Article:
Job Growth Anticipated in Long-Term Employment Projections

By the year 2024, the national economy is projected to add 9.8 million jobs, health care and social assistance will have the most jobs and labor force participation will drop as the last of the baby boomers retire.

These projections are part of the long-term employment and occupation projections for the nation released by the U.S. Bureau of Labor Statistics every two years. Projections attempt to answer the question, “What will the economy look like a decade from now, if it were to be running at full capacity?” This information is provided for long-term planning for decision makers and for those planning their career options.

In its latest iteration of projections covering the decade from 2014 to 2024, the Bureau of Labor Statistics expects the national economy to grow, but more modestly than typically seen in the past as effects of an older population in 2024 creates downward pressure on  labor force participation. The strongest job prospects will be generated by growth in health care and health care-related occupations. While projection information specific to Idaho will be released in June 2016, looking at national expectations will lend insight to what Idaho can expect.

BLS expects that 9.8 million new jobs will be added to the economy by 2024 – a growth rate of 6.5 percent. This may appear high, but compared to past performances it’s lower than the United States has enjoyed for over 60 years. As Figure 1 indicates, comparing this rate to similar measures stretching back in time to 1949, it has only been since 2008 that the 10-year growth rate has dipped below 10 percent and has averaged 3.4 percent since then. As much of this moderated experience is due to the effects of the Great Recession, projecting forward with 6.5 percent is a departure from what the nation has known in the last half-century.

Figure-1

Source: U.S. Bureau of Labor Statistics

However, this projection should not be mistaken for pessimism. In fact BLS projects real Gross Domestic Product will grow by 2.2 percent. Perhaps the most significant factor influencing projected job growth is population demographics. As time marches on through 2024, the proportion of older age groups in the population will get larger. Baby boomers will be still be entering the prime retirement age as the youngest of their generation will be 60 years of age by 2024. As this large portion of the population retires, the labor force participation rate is expected to decline from 62.9 percent in 2014 to 60.9 percent in 2024. More workers 65 years of age and older will likely work longer before retiring, and the participation rate for this group is expected to grow from 18.6 percent to 21.7 percent, but will not be enough to offset the overall reduction. In addition, a smaller proportion of younger people aged 16 to 24 are expected to be in the labor force, their participation rate declining from 55.0 percent in 2014 to 49.7 percent in 2024.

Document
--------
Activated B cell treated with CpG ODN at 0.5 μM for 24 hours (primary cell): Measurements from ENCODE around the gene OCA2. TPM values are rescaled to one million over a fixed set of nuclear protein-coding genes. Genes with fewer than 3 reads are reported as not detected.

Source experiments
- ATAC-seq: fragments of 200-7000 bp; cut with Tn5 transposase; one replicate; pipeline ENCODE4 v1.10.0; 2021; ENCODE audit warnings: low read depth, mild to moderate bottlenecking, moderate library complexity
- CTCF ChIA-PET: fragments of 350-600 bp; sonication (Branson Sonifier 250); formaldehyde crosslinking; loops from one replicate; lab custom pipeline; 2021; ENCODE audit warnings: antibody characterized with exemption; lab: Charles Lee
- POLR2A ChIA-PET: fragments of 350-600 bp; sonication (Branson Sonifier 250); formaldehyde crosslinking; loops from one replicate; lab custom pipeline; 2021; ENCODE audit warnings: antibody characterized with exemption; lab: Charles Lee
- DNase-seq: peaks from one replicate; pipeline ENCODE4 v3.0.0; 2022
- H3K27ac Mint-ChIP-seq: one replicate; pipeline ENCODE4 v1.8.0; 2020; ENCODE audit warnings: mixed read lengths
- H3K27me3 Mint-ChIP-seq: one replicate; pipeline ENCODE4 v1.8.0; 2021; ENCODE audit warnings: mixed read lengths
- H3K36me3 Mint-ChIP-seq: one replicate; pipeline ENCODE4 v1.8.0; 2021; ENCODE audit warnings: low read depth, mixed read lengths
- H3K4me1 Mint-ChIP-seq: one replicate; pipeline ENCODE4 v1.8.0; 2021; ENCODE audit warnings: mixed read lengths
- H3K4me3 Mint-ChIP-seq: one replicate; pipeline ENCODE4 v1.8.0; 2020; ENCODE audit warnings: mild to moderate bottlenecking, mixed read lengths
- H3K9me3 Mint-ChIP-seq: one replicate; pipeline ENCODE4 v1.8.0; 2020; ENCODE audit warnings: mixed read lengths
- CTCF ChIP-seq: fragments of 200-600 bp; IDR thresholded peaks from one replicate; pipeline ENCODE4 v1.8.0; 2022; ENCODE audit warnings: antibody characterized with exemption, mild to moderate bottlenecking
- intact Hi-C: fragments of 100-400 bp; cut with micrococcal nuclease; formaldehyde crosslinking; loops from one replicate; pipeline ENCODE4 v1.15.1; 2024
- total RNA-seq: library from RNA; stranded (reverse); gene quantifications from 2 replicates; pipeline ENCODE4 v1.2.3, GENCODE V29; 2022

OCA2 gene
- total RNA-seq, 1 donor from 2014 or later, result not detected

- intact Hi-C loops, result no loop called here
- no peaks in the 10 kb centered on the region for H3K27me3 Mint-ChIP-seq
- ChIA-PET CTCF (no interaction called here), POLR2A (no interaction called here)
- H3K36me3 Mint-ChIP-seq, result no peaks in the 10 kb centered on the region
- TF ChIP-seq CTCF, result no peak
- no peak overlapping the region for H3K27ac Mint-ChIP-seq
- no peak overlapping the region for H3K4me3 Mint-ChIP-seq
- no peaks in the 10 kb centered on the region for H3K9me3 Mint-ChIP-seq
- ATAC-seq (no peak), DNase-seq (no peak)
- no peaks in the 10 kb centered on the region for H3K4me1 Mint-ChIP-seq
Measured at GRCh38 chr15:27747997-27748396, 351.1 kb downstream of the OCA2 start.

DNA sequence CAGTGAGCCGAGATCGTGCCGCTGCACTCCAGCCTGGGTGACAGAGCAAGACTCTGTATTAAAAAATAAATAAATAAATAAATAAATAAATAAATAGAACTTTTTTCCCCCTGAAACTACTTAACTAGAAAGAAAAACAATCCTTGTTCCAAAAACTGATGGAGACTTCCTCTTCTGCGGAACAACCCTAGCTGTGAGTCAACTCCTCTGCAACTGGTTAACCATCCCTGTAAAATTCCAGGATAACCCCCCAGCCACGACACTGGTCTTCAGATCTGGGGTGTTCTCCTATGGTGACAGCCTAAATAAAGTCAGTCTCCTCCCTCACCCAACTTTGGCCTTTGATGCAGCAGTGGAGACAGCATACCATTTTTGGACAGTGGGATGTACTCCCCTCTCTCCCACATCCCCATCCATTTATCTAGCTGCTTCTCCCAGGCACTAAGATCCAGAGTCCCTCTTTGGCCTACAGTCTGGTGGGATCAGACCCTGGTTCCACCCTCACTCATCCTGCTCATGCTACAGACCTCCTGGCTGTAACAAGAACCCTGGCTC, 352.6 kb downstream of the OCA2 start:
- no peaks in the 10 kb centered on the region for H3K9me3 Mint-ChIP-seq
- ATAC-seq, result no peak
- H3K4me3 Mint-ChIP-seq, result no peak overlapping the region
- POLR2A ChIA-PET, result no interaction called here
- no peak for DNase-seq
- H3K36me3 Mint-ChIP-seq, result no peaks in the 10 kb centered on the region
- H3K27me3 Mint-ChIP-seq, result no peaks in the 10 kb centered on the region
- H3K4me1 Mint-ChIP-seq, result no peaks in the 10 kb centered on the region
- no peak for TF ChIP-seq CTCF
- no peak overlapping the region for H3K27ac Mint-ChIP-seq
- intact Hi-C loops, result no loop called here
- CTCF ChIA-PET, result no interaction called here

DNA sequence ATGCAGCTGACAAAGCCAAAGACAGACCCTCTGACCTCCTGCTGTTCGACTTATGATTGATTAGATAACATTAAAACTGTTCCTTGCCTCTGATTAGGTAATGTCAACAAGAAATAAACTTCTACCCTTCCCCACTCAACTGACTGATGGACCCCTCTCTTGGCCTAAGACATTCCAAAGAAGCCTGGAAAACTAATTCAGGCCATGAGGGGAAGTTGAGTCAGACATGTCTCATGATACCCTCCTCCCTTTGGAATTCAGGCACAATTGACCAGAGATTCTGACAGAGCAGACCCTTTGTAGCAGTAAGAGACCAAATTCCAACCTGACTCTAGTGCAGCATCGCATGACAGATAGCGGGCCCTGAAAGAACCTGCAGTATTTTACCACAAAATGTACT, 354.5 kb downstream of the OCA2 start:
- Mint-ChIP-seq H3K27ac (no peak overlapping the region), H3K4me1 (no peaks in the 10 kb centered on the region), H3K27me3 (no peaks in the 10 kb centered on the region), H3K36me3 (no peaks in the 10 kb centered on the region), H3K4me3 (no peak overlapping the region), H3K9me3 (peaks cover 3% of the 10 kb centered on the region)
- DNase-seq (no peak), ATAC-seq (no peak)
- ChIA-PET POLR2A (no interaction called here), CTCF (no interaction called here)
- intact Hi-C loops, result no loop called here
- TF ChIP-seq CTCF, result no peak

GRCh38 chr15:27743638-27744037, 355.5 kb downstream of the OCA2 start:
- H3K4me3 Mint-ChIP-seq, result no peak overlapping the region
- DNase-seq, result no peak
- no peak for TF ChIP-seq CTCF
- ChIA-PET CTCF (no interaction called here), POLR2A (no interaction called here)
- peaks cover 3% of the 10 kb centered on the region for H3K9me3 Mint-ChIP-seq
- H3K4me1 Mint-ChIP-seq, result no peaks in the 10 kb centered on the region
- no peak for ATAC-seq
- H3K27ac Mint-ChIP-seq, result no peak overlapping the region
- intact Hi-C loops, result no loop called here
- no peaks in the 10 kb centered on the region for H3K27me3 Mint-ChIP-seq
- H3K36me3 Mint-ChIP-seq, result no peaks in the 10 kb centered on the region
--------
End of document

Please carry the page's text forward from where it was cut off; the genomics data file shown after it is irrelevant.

The primary reason BLS began developing long-term projections was to provide information for those planning careers and making strategic long-term decisions about how much time and expense to invest in obtaining education and training for an occupation.

In this projection series from 2014 to 2024, job and occupations related to health care and social assistance are expected to grow the fastest and be the largest major employment sector (see Figure 2).

Figure-2

It will grow from 12.0 percent of the nation’s total employment in 2014 to 13.4 percent in 2024. State and local government employment is currently the largest sector comprising 12.7 percent of total employment, but that proportion is expected to decline to 12.4 percent in 2024.

Strong growth in health care and social assistance will also lead to strong job growth in health care-related occupations. Health care practitioners and technical occupations are expected to grow by 13.2 percent and support occupations by 23.0 percent. The growth for these two major occupational groups combined will account for one out of every four expected new jobs.

This latest round of national projections provide insight into Idaho’s upcoming release of 2014 to 2024 projections in June 2016. While growth for Idaho industries and jobs vary from national rates,  strong growth in health care and social assistance for the nation will likely be similar for Idaho where it already is the largest employment sector and has been the fastest growing in previous projection rounds.

Total projection rates and growth rates tend to be higher for Idaho compared to the national average, but an aging population and labor force demographics may also change the nature of expected job growth. The release in June will answer these questions.

Craig.Shaul@labor.idaho.gov, regional economist supervisor
(208) 332-3570 ext. 3201